Life After Graduation

FrontGradSorry for the time away my friends. Since last writing a few things have changed…to say the least.

I’ve finished university and graduated with concurrent degrees – a Bachelors of Science in Journalism: Public Relations, and a Bachelors of Science in Environmental Studies. That’s me there, in the green cap! (photo credit: Grace Helen Photography)

I’ve also moved – from rainy Eugene, Oregon, to foggy San Francisco, California. Apparently my pale skin and red hair have a vendetta against sunshine.
Finally, I’ve started a job! I’m the Sustainability Fellow at Ketchum PR in San Francisco. You can check out more in my interview with PR blog Coffee and Cardigans here.

But don’t worry. Just because I’m living the dream doesn’t mean I’ve abandoned the good fight! Every week I report to my PR team the top news and trends in sustainability. I spearheaded the idea actually. It’s called “10 Things to Know by 10 a.m.” I carefully sift through papers and magazines and the web to find the most relevant stories, both for my clients and my team. All before 10 a.m. on Mondays.

I’ve decided that you too should be benefitting from these lists! So, starting next week, I’ll be posting far more regularly – once a week actually – to keep you up to date. The opinions are my own, and though I try to maintain some sense of objectivity, please feel free to spark debate. You’ll be hearing from me again very soon.


Petri Dish Patty

Screen Shot 2013-08-18 at 8.41.17 PMChicken or fish? Man, how I wish choosing meat was simple as it is on wedding RSVPs. Now you’re flooded with options like organic, hormone-free, cage-free or some other alternatives even I don’t fully understand. But what if the stores start carrying another option? Yes, like so many others right now, I’m talking about vitro meat.

I’m sure you heard of the alleged $330,000 hamburger tested out two weeks ago. And if you didn’t initially hear about the petri dish patty, I’m sure you heard the outcries coming from everyone from environmentalists to consumers to politicians. But in the midst of the sea of opinions, the facts are a little fuzzy.

First, let me just clear something up. Not every hamburger is going to cost $330,000 – it’s a concept in its infancy right now, and though that may seem obvious to some, you’d be surprised how many people are fooled by the price tag. Paying that much for a burger is impractical…but so are our current rates of meat production.

How impractical you may ask?

In the US, 70% of all our grain production goes to feeding livestock. Right now to produce one pound of beef, a farmer would need at least 13 pounds of grain and 2,500 gallons of water. That is an inefficient system…and that’s not even looking at the environmental concerns. Livestock currently accounts for about 20% of the world’s green house gas emissions, and livestock runoff is the largest water pollutant in the US.

Close to ten percent of Americans are (or have been) vegetarians – it’s obvious we’re starting to care about where our meat comes from. Regardless, we can’t seem to kick this hamburger habit, and I think that’s where petri dish patties and test tube tacos is going to come into the picture. A few cells from a cow can produce 10 tons of meat. Now that is an efficient system…once we get the price down in 10-15 years.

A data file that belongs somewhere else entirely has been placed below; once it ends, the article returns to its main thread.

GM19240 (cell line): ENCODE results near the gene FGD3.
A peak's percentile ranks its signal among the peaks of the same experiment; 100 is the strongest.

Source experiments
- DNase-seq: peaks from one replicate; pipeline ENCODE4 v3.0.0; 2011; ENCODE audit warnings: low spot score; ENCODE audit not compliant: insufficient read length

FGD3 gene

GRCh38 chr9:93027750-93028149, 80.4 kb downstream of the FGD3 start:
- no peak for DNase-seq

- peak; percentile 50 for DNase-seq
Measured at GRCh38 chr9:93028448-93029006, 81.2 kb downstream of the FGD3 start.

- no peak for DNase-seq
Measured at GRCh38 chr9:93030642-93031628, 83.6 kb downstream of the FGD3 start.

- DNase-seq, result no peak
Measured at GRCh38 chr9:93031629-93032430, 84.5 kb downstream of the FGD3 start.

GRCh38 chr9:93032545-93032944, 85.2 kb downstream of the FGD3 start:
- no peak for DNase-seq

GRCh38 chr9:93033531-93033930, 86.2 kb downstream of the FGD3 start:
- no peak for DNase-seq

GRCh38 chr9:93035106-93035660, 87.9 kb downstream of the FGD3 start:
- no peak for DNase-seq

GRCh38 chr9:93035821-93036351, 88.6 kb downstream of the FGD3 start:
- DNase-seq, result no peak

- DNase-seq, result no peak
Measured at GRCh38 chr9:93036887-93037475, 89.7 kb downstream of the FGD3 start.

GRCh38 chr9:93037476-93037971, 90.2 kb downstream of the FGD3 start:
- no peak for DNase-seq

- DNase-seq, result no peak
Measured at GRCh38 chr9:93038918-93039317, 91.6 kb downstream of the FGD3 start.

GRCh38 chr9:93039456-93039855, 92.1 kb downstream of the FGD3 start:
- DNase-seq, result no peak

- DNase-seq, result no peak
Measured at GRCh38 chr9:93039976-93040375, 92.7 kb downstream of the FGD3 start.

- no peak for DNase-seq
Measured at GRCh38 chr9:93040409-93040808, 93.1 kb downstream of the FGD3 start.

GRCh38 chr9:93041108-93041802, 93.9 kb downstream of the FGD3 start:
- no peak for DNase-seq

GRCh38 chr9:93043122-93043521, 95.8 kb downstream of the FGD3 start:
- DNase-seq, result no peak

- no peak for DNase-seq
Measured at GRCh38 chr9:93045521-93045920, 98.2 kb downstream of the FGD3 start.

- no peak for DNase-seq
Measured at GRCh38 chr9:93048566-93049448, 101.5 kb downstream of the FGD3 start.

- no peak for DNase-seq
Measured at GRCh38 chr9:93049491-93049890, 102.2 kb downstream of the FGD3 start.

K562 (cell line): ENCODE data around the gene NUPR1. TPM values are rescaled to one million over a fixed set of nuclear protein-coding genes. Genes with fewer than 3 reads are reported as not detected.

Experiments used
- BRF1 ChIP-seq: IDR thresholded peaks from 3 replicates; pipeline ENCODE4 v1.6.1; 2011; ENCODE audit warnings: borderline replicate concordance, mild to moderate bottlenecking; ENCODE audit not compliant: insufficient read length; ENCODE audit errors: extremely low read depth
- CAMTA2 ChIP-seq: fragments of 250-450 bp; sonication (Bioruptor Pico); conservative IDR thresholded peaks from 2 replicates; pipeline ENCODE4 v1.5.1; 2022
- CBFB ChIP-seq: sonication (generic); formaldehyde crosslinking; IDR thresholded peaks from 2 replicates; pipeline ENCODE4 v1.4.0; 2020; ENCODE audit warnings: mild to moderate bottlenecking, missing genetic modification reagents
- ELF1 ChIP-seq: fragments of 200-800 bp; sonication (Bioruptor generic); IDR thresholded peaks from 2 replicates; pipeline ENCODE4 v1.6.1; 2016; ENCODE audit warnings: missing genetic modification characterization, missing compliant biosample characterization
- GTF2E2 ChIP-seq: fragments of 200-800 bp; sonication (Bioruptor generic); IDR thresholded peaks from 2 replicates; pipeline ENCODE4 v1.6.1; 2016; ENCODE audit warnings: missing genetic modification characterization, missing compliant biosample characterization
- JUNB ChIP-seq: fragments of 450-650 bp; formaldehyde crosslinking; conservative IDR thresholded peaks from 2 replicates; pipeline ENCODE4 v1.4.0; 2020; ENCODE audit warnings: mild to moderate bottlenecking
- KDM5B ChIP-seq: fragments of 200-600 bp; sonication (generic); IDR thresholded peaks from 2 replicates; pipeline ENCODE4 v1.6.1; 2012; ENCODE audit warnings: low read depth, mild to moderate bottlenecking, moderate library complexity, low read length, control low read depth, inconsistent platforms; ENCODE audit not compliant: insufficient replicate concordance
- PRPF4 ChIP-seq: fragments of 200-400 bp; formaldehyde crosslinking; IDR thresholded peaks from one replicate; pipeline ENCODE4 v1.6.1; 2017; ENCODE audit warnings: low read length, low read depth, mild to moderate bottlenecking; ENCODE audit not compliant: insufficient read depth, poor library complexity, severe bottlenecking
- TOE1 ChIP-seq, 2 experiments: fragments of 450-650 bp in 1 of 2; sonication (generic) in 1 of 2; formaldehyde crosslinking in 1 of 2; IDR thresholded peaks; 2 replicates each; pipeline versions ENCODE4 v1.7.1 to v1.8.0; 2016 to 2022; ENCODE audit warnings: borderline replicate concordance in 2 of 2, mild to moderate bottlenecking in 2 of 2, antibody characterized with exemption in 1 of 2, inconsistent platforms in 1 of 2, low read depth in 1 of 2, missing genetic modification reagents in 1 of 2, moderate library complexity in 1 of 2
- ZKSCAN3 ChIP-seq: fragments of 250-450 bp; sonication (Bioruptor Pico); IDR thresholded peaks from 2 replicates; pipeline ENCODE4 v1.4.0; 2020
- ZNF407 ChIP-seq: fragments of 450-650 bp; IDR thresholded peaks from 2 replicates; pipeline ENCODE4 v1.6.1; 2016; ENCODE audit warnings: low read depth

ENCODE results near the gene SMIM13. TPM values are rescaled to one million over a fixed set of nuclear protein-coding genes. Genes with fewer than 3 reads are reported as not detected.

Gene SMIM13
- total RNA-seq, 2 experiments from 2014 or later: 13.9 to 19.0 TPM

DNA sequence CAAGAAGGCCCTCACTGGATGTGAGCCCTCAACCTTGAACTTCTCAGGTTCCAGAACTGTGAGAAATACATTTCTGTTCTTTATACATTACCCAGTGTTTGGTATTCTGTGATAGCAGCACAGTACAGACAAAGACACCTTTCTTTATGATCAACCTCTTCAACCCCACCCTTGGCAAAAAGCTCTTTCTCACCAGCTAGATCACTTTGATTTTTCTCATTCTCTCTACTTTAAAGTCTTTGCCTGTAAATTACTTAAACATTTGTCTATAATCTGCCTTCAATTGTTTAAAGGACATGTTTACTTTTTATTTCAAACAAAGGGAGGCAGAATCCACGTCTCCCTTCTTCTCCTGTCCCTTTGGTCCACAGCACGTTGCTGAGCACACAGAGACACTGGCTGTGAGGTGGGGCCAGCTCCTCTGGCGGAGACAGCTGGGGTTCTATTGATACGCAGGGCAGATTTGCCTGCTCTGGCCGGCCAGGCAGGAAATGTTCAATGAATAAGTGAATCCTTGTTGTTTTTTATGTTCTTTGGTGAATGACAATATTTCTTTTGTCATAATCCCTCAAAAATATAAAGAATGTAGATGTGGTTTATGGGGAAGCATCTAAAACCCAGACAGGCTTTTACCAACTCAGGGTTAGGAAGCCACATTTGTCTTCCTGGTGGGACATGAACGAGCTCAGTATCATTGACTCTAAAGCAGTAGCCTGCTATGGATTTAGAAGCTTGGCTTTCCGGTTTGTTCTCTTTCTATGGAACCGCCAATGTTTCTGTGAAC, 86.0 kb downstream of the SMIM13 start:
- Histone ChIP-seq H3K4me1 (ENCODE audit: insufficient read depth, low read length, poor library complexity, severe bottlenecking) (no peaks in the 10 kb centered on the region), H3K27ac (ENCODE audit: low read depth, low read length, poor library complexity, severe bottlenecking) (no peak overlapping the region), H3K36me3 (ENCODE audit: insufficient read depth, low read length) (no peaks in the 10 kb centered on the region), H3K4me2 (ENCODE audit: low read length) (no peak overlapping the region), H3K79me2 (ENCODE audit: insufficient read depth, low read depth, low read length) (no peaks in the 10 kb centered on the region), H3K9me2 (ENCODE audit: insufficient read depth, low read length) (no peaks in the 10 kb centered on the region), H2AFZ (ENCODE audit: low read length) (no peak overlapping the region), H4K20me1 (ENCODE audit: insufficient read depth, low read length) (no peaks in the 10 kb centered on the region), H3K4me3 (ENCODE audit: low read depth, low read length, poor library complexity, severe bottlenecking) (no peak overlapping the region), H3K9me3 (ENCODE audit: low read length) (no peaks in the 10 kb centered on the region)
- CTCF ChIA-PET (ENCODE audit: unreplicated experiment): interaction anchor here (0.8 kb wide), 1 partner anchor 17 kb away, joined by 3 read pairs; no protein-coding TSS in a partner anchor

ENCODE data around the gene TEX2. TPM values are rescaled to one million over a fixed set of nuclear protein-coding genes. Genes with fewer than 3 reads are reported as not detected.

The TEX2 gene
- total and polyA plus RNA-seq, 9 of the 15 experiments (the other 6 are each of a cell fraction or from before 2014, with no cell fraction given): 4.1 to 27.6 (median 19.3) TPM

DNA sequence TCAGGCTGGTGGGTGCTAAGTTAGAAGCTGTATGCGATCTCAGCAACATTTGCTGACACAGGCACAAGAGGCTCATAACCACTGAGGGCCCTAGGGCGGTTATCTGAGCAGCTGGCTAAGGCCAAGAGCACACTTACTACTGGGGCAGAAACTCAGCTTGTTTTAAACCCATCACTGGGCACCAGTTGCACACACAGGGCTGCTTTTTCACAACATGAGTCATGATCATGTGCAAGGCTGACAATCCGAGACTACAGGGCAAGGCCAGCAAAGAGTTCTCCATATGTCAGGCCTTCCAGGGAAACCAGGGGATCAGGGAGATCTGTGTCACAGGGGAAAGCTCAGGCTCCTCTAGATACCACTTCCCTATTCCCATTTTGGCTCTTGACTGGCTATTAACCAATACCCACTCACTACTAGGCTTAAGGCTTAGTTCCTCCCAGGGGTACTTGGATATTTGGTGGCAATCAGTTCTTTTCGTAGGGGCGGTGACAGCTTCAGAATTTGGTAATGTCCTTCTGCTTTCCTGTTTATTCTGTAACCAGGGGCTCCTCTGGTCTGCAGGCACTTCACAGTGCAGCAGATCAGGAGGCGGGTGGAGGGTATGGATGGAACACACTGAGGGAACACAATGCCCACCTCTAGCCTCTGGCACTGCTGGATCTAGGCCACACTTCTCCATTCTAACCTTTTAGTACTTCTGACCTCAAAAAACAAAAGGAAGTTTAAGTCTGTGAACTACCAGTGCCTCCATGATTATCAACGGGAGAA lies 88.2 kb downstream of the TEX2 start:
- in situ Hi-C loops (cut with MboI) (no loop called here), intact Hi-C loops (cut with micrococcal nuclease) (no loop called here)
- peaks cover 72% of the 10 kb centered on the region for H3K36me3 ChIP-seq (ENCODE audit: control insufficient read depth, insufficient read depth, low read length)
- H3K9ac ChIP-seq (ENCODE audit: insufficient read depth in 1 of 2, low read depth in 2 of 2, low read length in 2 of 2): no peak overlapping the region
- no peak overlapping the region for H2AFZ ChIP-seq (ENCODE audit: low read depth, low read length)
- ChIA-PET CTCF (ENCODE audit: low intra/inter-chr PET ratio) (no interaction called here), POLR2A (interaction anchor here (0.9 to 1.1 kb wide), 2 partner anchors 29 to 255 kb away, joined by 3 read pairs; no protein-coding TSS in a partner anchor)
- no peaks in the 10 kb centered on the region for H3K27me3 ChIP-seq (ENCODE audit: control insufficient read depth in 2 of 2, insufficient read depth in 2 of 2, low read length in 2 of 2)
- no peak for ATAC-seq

I wouldn’t consider myself a vegetarian or a vegan, actually I wouldn’t even put a label on it (though perhaps in saying this I’m inadvertently labeling myself as a hipster), but I care about where my food comes from. I don’t eat meat unless I know where it came from, and call me crazy, but I think vitro meat might be a decent a solution. Yes it seems far-fetched and science-fiction-esque, but let’s celebrate the innovation here. We’re making something out of practically nothing…something I wouldn’t mind smothering in barbeque sauce on a bun.

Do It For The Animals

Animal-Picture-Mother-Tiger-Licking-Cub-HD-Wallpaper“You might not see the effects of climate change – but your grandchildren will!” It’s a lesson I’ve had drilled into my subconscious in every environmental class I’ve taken. “Make a difference, Mandy. Do it for future generations. Do it for mankind.”

But what about doing it for more than just our own sakes? If the studies pan out and the average temperature rises upwards of four degrees over the next hundred years, it’s not mankind that’s going to be affected first; we’re a versatile species, well adapted to everything from the Sahara’s heat to the Arctic’s chill…no, the first to go will be the animals.

It’s not that four degrees difference will make for that drastic of a change. The Earth and earlier generations of beasts have underwent larger changes in temperature and lived to tell the tale. The problem is the speed.

Many land animals aren’t going to be able to evolve quickly enough to match the rising temperatures. It all comes down to the timing. There won’t be enough time for species to change their morphologies and evolve. Their generations are too close together. The changes are too drastic. There simply isn’t enough time.

So maybe, rather than picking a few favorites to cling to and attempt to protect from the inevitable, we choose a different approach.

When it comes to endangered species and especially charismatic megafauna (aka those cute and cuddly mammals), we seem to have a soft spot. Why not make that work for us? What if rather than sporting ‘Save Our Pandas’ t-shirts, we fight the good fight against climate change? Right now, we keep treating the symptoms rather than the disease. I’m not saying I have the answers, I’m just saying we’re asking ourselves the wrong questions. And we’d better start asking ourselves the right ones, and quick…before we, or some helpless creature, run out of time.